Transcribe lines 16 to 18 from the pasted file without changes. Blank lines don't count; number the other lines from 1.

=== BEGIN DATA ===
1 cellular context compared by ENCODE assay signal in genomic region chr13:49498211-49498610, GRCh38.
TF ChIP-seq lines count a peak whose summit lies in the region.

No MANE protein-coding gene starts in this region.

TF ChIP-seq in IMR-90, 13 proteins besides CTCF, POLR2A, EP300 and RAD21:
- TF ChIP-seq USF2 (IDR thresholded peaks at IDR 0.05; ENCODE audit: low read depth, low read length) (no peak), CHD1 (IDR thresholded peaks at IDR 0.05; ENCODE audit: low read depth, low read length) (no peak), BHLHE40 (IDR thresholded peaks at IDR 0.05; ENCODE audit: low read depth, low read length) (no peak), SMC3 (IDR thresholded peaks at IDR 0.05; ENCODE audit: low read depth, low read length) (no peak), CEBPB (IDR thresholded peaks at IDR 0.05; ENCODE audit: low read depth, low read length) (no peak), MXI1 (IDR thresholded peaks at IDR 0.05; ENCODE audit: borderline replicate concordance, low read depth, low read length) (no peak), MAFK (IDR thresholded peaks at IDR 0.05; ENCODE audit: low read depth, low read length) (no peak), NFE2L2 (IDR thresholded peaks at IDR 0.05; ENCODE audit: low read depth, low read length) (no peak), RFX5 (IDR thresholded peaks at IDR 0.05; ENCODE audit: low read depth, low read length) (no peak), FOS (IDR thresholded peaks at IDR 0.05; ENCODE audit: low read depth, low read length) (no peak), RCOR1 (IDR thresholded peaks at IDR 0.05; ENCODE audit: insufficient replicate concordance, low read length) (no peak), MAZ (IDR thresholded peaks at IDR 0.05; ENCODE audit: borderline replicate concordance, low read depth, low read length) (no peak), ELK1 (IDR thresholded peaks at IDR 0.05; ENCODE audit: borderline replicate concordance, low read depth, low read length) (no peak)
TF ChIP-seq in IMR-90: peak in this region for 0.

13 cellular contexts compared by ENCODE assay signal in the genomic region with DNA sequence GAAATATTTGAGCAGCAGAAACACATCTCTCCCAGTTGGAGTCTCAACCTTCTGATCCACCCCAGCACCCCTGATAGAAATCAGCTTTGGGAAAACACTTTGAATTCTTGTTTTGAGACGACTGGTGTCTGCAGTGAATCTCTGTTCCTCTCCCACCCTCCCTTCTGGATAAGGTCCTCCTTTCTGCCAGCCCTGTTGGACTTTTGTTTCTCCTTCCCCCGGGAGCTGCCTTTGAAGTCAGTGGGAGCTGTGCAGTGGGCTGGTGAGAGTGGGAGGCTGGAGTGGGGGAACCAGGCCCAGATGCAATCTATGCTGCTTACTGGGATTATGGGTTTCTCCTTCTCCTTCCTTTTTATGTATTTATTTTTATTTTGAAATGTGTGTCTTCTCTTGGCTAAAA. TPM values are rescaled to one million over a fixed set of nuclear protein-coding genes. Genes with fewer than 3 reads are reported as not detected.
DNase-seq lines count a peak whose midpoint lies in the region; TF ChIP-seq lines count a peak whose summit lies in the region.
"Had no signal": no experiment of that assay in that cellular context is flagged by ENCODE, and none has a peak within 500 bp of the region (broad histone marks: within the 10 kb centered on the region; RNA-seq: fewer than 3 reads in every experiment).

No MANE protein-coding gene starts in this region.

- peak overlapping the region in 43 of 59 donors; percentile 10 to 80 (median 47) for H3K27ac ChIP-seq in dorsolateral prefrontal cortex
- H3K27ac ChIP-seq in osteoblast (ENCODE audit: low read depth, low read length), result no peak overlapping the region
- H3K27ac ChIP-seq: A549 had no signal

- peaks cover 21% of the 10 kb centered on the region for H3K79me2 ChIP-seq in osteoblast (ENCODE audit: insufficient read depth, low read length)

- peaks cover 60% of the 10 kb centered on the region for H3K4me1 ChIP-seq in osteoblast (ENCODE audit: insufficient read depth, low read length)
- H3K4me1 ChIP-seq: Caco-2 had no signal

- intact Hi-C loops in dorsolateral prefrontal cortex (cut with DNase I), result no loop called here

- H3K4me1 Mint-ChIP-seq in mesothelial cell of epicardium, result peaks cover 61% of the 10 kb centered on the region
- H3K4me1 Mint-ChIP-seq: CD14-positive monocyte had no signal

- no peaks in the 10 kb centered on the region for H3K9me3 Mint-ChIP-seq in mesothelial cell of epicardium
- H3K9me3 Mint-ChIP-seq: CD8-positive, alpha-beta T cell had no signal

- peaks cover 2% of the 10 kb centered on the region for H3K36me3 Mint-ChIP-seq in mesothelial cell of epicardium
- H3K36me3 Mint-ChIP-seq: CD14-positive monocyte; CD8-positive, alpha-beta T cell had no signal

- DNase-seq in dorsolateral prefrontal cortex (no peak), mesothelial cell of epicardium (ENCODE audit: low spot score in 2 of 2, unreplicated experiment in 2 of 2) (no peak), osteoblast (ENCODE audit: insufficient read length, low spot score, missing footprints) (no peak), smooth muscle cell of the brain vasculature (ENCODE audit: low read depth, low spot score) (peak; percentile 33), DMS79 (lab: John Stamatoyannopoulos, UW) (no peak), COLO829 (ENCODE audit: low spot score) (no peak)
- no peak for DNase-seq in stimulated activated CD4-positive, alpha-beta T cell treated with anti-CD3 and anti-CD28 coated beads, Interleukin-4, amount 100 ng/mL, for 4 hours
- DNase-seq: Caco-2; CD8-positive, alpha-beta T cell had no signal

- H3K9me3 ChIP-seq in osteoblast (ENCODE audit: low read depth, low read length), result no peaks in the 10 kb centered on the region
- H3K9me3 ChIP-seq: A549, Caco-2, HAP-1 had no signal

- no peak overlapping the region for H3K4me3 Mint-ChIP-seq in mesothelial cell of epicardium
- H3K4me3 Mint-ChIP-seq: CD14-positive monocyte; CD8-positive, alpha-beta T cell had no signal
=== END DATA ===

- H3K4me1 ChIP-seq: Caco-2 had no signal

- intact Hi-C loops in dorsolateral prefrontal cortex (cut with DNase I), result no loop called here

- H3K4me1 Mint-ChIP-seq in mesothelial cell of epicardium, result peaks cover 61% of the 10 kb centered on the region